In fact, I’m thinking about instituting a weekly “burger night” over the summer, so that I can try all of the recipes from Veggie Burgers Every Which Way that I’ve tagged. Armenian Lentil Burgers. Thai Carrot Burgers. Beet and Brown Rice Burgers. And more. Maybe I’m just experiencing a heat-induced burger fetish. Maybe The Professor will put his foot down. But that’s my plan.

I’m also adding Lukas Volger’s web site to my blog roll. He’s someone I need to be reading regularly, as he writes about more than burgers. His about-to-be-published book is called Vegetarian Entrees that Won’t Leave You Hungry. And it sounds right up my alley.

Take Back the Grill!

I don’t know when Memorial Day became a National Day of Grilling. But what was once a day of remembrance, has become a time to relax — with friends, a six-pack or two and a Weber.

If you doubt the significance of the Memorial Day barbeque, look no further than this hilarious New York Times story  about the Weber Grill hotline and its busiest week of the year. While the tale of Weber’s grill experts (who are overwhelmingly women) is my favorite cooking-related article of the weekend, grilling stories abound. And here’s what irks me: Most all of these articles ignore vegetarians — or insult them. A recent O slideshow titled “6 Inventive (and Tasty!) Takes on the Classic Burger” includes this telling line: “To come up with topping ideas for vegetarian burgers, I think of a big bowl of plain rice—what could I add to that bowl that would taste delicious?”

In other words, meatless burgers are about as tasty as a bowl of plain rice.

I guess I should give the O editors props for including a real vegetarian main course — a brown rice and lentil burger — rather than just a side dish like grilled corn.

But still. I want more. I want to take the grill back. I want backyards across the nation to fill with the scents of slowly roasting peppers, of carrots and onions — getting sweet and charred, of spicy black bean burgers, and generous slices of corn bread. I want the grill-queens at the Weber hotline to be answering questions about the right temperature for grilling cauliflower and how to stop their portobello mushrooms from drying out. Dammit, I want to hear Sarah Moose-Shooting Palin brag about Todd’s grilled asparagus!

Until then, I’m doing my little part to take back the grill.

The Professor’s sister and brother-in-law are visiting, and we fired up the Weber on the night they arrived to cook asparagus and pizza.

I admit, we did make one or two pizzas with chicken sausage for our Southern guests. I also made two with garlicky spinach and fresh ricotta. And one with sauteed wild mushrooms.

“When you make a mushroom pizza, you do not joke around,” said The Professor as he carried my portobello- and shitake-smothered pizza to the grill. He’s right. And hmmm, hmmm was it tasty.

Rich Garlic Soup with Spinach and Pasta Shells

Last week my dear friend Helen was in town and she came over for dinner.

“What do you want to eat,” I had asked her, in preparation.

“Something that you can write about for your blog, of course,” she responded.

Helen is a vegetarian. She is also British, which means she  grew up eating things like bangers and cottage pie and other euphemisms for … well, let’s not go there. In any case, I’d meant to ask Helen why and when she became a vegetarian but I forgot. I suppose it was because she grew up eating bangers.

In any case, the morning of her visit was cold and wet so I decided to make Martha Rose Shulman’s Rich Garlic Soup with Spinach and Pasta Shells for dinner.

I left the cookbook on the counter, opened to that page, while I started peeling the garlic. The Professor raised an eyebrow when he glanced at the recipe, but I pointed to Shulman’s words and repeated them: “It’s a meal in a bowl.”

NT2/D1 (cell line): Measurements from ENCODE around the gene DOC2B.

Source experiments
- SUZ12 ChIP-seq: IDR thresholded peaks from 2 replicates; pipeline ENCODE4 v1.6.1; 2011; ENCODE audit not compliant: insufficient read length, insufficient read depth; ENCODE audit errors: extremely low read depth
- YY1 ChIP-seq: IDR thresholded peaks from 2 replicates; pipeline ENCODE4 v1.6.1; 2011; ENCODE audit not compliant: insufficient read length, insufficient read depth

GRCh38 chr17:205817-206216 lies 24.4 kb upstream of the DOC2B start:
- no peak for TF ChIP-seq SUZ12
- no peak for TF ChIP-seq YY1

“OK,” he replied, still skeptical.

The results were mixed.

For a meatless, creamless soup, the broth really was quite tasty and rich, thanks to the addition of four egg yolks. “It tastes good,” The Professor said. “Though I’d still call it subtle.

Subtle! It has damn near thirty cloves of garlic in it! I thought to myself, and turned my attention to Helen.

But The Professor continued his critique. The soup’s main flaw, to his mind, was the toasted bread, which the recipe calls for putting in the bottom of the bowl, sprinkling with grated Gruyere, and then topping with the hot soup. Inevitably, the bread turns mushy, and The Professor can’t abide mushy.

At the end of the meal, The Professor offered his conclusion: “I guess it’s filling … if you eat enough of it. But a meal in a bowl it is not!”

I think the soup is worth trying again — with the bread simply sliced for dunking into the soup, or cubed for sprinkling on top.

Spinach and Fresh Herb Frittata

Last night I cooked Martha Rose Shulman’s spinach and fresh herb frittata with walnuts and yogurt from her book, Recipes for Health. Shulman describes it quite wonderfully as “a little garden” and she’s right. It is just packed with flavorful greens.

I thought it was delicious. But The Professor … well, not so much.

“It’s definitely different,” he offered as a first comment, and I knew where we were headed. “But I don’t love it.”

He took another bite and added, “If it were on the menu at a restaurant I wouldn’t order it.”

I decided not to ask him for a grade.

But he did explain what he liked and didn’t like about the dish. The big problem was the flavor — it turns out that The Professor doesn’t like mint and I had added a generous handful, along with some tarragon and almost a full bunch of parsley. “Mint should be used sparingly,” he said.

Mint should be used sparingly! Did he think he was some kind of Kitchen Oracle? Offering cooking koans? I was starting to get angry.

‘What about mint tea and mint chocolate chip ice cream?” I thought to myself. Peppermint Patties and Candy Canes! Explain that, Mr. Kitchen Oracle!

But before I said anything, The Professor started talking about what he liked, and he did like the basic idea, which he described as something between a frittata and a quiche.

He liked that the spinach and herbs had been chopped fine and mixed well with the eggs so that every bite had lots of flavor. He liked the crunchiness of the walnuts. He said it was worth trying again.

And I will. In the meantime, here is Shulman’s recipe. I used five eggs and one cup of egg whites rather than eight whole eggs. If you try it, let me know what you think.